SEOUL, South Korea — President Donald Trump said Tuesday that there had been progress on resolving the North Korea nuclear crisis and called on Pyongyang to “make a deal.”
“I really believe it makes sense for North Korea to come to the table and make a deal that’s good for people of North Korea and people of the world,” he told reporters as he stood alongside South Korea’s President Moon Jae-in. "I do see certain movement, yes, but let’s see what happens."
Trump also called on world leaders to address the North Korean threat together, calling it "a world-wide threat that requires world-wide action."
Trump is in South Korea as part of an 11-day regional trip where he will visit five countries. After visiting South Korea, Trump will make his way to Beijing. After that, he heads to Vietnam and the Philippines.
From the time he touched down in Seoul, Trump focused on North Korea, striking an optimistic tone with U.S. and South Korean troops during a stop at Camp Humphreys.
"Ultimately, it will all work out because it always works out. It has to work out," he said.
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President Moon said he hoped that Trump's visit to the Korean Peninsula would mark "a turning point in resolving the North Korean nuclear issue."
He praised the U.S. president for his focus on the issue, with Trump promising the urgent crisis would be "front and center" in their talks.
The two leaders were full of warm words on their countries' relationship at the press conference, with Trump thanking Moon for his hospitality and calling South Korea a partner and friend.
"We cannot allow North Korea to threaten all that we have built," Trump told Moon.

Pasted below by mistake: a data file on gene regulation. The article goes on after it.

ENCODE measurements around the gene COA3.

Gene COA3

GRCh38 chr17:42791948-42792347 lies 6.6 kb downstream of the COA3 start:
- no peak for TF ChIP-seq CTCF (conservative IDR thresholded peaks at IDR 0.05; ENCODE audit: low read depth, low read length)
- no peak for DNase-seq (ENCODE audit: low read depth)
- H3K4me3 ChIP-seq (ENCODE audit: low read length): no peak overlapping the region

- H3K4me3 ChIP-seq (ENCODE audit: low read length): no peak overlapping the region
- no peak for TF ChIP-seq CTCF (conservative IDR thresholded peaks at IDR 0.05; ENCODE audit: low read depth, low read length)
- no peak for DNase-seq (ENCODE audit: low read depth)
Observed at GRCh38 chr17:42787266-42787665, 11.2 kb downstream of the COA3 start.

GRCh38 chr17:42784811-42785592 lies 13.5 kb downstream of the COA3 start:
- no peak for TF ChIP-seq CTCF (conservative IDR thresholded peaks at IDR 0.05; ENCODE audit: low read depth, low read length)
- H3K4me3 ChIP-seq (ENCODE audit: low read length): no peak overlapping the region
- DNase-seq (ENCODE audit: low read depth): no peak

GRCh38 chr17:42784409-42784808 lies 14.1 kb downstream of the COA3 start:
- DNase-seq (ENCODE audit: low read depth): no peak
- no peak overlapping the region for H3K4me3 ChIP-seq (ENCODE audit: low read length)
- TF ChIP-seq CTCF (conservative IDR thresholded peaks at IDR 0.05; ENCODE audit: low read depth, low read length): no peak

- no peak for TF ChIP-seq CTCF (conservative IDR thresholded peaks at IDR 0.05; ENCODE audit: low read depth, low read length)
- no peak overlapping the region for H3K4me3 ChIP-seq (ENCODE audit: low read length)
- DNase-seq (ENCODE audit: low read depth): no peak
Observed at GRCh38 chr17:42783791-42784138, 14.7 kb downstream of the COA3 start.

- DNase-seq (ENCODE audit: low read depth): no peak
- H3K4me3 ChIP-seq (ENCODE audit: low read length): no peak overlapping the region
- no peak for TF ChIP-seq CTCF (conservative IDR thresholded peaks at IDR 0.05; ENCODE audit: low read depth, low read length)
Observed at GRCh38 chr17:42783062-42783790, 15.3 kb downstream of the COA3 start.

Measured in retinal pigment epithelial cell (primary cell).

Thank you to President Moon of South Korea for the beautiful welcoming ceremony. It will always be remembered. pic.twitter.com/bMvJz1iV2a
A key U.S. ally, South Korea is home to more than 50 million people. Some 28,000 American troops are stationed in the country. Seoul, its capital, is just 30 miles from the North Korean border and in range of thousands of artillery pieces that are trained on the city.
North and South Korea are technically still in a state of conflict since the Korean War ended in an armistice, rather than a peace treaty, in 1953. In the decades since the Koreas were partitioned, the North has become an impoverished, militarized pariah, while the South has embraced technology, capitalism and deep ties with the Western world.
Trump's visit comes amid rising tensions in the region and after a summer of hot rhetoric from Trump who promised to meet provocations from North Korean leader Kim Jong Un with "fire and fury."
White House advisers didn't expect to hear less of Trump's fiery talk during this trip — and even Trump defended its use.
Declaring an end to the "era of strategic patience" with Pyongyang during a press conference in Tokyo on Monday, Trump said that his "rhetoric is very strong, but look what's happened with weak rhetoric over the last 25 years."
North Korea has said in public statements that it wants an official end to the Korean War. It also wants full normalization of relations with the U.S. and to be treated with respect and as an equal in the global arena.